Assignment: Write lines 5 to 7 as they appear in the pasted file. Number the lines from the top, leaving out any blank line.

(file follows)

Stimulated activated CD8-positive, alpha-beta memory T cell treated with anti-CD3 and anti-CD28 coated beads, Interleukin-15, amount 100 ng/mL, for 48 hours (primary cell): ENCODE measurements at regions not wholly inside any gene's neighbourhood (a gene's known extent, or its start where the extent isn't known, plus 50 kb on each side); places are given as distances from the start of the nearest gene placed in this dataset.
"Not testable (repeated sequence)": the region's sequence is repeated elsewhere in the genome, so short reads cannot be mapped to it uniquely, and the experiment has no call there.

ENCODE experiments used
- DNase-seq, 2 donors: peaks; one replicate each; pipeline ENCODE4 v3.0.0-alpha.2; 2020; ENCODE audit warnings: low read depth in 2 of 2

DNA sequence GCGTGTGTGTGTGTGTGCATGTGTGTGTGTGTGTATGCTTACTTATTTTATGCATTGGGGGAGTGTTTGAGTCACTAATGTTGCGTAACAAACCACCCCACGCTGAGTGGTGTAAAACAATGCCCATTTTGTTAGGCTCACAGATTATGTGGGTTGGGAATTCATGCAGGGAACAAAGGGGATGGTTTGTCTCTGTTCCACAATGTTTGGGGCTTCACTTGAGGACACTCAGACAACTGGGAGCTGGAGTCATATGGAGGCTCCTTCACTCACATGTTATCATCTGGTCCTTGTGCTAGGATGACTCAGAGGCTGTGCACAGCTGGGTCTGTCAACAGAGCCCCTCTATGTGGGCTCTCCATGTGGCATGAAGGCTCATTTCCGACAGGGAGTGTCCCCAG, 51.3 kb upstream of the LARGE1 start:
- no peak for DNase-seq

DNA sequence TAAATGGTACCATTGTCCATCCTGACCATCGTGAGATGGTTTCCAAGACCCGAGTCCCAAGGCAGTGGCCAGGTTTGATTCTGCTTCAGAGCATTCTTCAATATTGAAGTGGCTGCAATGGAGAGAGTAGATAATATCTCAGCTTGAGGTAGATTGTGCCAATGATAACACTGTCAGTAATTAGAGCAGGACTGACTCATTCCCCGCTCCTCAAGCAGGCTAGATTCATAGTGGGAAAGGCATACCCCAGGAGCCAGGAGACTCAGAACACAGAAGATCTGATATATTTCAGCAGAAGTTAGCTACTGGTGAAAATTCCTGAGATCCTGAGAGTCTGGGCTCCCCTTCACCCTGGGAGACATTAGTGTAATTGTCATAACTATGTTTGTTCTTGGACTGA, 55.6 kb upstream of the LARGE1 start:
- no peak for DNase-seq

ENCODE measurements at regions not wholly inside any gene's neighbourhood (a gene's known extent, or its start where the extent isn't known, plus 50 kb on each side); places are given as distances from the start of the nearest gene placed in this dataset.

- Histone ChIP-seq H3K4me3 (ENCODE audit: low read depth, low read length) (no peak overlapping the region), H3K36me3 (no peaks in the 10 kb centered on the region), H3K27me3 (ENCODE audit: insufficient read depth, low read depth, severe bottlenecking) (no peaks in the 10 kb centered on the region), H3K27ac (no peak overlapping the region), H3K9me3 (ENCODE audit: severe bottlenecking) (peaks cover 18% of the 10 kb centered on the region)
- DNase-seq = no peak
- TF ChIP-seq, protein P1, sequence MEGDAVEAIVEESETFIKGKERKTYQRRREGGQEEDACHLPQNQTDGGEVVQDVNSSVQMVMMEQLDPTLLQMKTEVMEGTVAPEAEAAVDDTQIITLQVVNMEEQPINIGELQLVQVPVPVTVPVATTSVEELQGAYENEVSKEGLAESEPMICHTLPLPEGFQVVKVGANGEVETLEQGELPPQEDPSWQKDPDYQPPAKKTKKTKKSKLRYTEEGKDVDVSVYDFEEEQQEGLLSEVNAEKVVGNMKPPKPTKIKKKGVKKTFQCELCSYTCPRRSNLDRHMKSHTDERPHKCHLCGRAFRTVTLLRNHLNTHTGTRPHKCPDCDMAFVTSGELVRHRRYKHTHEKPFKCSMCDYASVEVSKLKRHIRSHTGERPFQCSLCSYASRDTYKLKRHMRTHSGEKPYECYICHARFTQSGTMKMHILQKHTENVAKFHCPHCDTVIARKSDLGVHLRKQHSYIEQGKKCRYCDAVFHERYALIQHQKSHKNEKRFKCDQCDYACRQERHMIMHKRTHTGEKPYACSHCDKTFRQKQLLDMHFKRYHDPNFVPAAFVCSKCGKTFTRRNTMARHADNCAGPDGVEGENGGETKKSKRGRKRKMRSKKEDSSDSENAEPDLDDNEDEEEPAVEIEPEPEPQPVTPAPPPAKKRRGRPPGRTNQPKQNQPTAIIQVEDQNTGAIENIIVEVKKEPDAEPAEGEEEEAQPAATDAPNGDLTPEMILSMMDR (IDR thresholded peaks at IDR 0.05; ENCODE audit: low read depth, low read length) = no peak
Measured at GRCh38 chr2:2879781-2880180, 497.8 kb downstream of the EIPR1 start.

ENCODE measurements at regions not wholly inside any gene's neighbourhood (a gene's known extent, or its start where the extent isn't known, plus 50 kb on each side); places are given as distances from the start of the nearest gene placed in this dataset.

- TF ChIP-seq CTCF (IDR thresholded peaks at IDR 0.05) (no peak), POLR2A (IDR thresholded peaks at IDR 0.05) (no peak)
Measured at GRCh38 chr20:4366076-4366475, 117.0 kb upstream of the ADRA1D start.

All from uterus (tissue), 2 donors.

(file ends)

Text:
DNA sequence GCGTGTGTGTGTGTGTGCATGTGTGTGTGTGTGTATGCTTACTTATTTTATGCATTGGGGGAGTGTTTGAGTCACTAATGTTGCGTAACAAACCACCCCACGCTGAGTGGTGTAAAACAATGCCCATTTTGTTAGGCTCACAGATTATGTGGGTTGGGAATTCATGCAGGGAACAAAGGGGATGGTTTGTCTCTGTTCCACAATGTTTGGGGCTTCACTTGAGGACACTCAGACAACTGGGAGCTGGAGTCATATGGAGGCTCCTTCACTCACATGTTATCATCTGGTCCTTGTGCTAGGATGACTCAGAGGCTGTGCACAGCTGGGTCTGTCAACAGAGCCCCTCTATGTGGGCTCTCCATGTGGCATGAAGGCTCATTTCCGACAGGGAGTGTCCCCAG, 51.3 kb upstream of the LARGE1 start:
- no peak for DNase-seq

DNA sequence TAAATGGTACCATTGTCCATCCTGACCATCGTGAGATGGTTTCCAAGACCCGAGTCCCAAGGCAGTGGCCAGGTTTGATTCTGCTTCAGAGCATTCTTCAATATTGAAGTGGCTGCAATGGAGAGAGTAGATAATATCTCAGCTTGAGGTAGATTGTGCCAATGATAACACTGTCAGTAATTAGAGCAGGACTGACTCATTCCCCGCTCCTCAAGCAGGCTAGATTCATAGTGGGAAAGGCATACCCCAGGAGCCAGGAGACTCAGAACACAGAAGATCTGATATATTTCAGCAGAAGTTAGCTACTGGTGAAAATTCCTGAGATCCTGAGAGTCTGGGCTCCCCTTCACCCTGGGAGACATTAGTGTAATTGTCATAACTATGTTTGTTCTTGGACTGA, 55.6 kb upstream of the LARGE1 start: